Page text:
Julián Durazo-Herrmann co-edit a special issue of Brazilian Journalism Research on Populism, Media and Journalism
This special issue which presents debates on Journalism and Populism was co-edited by Julián Durazo-Herrmann (UQAM and ERIGAL professor), Tania Gosselin and Allison Harell (Université du Québec à Montréal)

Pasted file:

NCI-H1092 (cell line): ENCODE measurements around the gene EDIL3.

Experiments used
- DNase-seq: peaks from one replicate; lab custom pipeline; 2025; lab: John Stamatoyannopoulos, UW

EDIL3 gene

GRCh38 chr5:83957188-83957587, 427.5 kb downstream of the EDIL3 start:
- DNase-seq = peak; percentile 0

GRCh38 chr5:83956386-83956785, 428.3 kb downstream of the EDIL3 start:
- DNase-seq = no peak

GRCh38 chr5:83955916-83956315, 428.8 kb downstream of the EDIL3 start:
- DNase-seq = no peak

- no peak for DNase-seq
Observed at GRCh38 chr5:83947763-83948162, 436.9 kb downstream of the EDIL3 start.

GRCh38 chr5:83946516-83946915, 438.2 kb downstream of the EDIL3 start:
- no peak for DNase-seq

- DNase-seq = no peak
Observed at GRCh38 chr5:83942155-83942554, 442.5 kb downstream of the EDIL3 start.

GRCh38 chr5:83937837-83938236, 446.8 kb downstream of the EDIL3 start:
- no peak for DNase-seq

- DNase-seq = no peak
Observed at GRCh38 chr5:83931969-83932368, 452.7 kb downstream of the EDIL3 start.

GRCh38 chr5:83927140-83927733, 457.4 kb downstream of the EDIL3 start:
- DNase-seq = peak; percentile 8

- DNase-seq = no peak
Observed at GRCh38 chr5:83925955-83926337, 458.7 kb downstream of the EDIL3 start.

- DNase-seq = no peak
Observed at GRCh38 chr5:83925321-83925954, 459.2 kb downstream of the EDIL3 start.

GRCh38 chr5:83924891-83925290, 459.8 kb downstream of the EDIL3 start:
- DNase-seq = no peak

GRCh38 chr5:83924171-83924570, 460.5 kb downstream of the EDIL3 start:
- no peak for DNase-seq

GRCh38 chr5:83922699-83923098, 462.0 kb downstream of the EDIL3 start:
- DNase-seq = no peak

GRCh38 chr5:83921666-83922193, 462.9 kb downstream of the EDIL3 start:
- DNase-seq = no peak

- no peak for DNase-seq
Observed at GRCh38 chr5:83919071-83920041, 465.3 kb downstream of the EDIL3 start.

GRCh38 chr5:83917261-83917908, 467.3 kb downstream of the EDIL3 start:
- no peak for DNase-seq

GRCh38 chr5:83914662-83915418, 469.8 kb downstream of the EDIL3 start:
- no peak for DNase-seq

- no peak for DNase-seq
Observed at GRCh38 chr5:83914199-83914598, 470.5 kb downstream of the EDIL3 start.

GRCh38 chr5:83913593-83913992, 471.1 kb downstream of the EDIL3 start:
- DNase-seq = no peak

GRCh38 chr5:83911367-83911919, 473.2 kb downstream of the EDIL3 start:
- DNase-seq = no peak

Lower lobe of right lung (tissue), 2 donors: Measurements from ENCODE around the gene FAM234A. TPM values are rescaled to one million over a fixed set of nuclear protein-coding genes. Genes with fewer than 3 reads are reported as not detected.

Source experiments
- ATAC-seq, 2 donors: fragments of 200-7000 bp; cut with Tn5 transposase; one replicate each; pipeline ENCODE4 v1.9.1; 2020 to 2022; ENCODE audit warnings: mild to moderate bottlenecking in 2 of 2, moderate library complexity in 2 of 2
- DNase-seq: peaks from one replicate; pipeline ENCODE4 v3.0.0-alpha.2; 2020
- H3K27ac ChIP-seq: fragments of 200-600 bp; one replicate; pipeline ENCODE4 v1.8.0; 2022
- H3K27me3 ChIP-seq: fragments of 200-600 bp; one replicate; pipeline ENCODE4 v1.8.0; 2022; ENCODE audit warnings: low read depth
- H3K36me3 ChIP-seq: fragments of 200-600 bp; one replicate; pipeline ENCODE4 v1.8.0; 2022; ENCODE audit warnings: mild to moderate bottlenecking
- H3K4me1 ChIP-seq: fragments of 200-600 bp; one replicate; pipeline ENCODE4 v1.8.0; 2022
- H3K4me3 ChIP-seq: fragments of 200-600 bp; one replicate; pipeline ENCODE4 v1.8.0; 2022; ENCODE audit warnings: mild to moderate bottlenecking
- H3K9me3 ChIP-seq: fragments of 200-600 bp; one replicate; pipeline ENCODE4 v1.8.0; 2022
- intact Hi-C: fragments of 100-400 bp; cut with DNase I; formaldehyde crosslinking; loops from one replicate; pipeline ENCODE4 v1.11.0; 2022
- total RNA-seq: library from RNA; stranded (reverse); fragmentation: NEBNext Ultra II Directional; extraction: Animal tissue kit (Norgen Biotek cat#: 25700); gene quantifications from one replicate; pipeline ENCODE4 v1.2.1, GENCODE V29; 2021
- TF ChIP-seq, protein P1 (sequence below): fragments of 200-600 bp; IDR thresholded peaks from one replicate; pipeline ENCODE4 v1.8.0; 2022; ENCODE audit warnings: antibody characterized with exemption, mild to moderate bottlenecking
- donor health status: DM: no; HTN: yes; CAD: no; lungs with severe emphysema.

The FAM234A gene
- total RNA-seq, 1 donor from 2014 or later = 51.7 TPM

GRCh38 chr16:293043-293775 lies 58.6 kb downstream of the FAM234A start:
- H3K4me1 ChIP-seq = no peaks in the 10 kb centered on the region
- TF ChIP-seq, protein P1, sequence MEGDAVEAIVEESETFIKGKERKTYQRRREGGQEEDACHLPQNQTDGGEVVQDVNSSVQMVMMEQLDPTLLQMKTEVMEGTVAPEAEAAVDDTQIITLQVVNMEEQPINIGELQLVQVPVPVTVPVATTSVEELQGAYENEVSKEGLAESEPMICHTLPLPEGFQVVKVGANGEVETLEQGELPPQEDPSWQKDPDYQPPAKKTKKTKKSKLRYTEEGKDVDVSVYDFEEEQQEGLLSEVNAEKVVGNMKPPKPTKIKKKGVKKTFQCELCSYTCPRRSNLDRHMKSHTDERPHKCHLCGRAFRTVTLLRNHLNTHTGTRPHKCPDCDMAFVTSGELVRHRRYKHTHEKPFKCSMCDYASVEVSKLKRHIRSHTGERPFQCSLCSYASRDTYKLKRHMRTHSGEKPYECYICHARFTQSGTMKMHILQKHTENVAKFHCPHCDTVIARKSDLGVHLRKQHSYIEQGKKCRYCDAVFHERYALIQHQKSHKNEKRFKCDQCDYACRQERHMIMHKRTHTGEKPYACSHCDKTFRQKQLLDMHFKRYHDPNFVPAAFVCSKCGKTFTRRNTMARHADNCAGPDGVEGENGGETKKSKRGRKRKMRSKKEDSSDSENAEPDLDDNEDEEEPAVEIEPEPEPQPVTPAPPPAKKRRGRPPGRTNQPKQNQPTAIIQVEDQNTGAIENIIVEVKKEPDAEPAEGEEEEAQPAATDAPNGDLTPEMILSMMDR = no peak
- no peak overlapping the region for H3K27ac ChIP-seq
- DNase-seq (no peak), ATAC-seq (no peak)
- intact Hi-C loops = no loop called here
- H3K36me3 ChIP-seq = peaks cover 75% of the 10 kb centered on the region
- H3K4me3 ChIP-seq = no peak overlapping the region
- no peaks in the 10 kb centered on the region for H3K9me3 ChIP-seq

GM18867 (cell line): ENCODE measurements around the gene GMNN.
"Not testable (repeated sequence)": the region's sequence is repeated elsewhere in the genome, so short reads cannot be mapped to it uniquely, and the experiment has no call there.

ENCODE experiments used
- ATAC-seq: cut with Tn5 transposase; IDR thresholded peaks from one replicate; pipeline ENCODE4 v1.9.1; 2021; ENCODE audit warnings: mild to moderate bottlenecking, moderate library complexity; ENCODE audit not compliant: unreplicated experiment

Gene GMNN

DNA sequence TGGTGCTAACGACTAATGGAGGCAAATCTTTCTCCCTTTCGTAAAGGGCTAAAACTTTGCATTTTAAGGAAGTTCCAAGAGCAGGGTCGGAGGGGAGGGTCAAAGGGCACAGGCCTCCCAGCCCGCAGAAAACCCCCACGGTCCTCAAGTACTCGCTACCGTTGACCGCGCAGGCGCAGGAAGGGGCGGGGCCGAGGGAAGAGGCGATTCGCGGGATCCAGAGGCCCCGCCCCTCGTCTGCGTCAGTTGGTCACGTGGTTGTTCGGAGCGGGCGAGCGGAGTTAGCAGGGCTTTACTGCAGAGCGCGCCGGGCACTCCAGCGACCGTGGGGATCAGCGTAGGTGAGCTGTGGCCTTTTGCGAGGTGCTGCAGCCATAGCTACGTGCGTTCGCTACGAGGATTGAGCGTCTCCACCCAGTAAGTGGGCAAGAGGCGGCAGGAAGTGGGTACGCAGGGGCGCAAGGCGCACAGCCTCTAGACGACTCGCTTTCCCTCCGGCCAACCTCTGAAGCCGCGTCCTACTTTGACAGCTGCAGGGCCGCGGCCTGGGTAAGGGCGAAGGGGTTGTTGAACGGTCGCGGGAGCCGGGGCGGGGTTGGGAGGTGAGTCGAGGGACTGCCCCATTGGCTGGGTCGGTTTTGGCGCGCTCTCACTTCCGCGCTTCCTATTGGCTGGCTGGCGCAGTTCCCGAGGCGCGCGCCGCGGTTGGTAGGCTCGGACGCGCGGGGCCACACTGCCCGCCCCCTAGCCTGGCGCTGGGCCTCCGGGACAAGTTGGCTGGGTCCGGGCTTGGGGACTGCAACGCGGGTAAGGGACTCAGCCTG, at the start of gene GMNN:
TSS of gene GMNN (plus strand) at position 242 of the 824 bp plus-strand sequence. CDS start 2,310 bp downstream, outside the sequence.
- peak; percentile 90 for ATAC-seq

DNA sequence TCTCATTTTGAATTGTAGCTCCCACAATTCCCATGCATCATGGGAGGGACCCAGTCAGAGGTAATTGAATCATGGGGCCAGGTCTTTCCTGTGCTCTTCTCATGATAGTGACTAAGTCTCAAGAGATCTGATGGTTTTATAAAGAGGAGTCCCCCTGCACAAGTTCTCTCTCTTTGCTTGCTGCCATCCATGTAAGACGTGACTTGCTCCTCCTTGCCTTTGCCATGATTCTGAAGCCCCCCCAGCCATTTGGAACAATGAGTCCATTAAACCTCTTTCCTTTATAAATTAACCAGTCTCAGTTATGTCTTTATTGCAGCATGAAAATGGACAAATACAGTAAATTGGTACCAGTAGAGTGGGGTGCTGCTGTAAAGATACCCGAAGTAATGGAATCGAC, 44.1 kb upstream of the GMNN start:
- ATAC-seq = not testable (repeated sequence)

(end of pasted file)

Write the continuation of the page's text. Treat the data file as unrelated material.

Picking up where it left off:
Populist practices and rhetoric are an integral part of politics in every region of the world. Populist rhetoric is ubiquitous in election campaigns and colors the policies of many governing parties, while populist forces have forced significant policy changes in many areas, from immigration to reproductive health. While there are several definitions of populism from different perspectives, many of them emphasize two concepts. First, that of a genuine and virtuous people; second, distrust of elites. The contours of the people and the identity of the elites in question vary according to context, as do the ideological positions of the proponents of populism. Populism manifests itself at several levels: public opinion may echo populist positions; mainstream and social media may carry populist discourses; political parties and movements and their leaders may be associated with populist agendas. The notion of populism is polysemous and full of empirical contradictions, not to mention the theoretical debates surrounding it. This special issue explores the complex relationship between populism, media and journalism at all these levels, separately or in combination. Several questions are addressed: How do the media cover populist parties and what role do journalists play in (de)legitimizing their ideas? How do populist discourses influence partisan competition? How does populist rhetoric, in a given context, conceive of the elites and the people?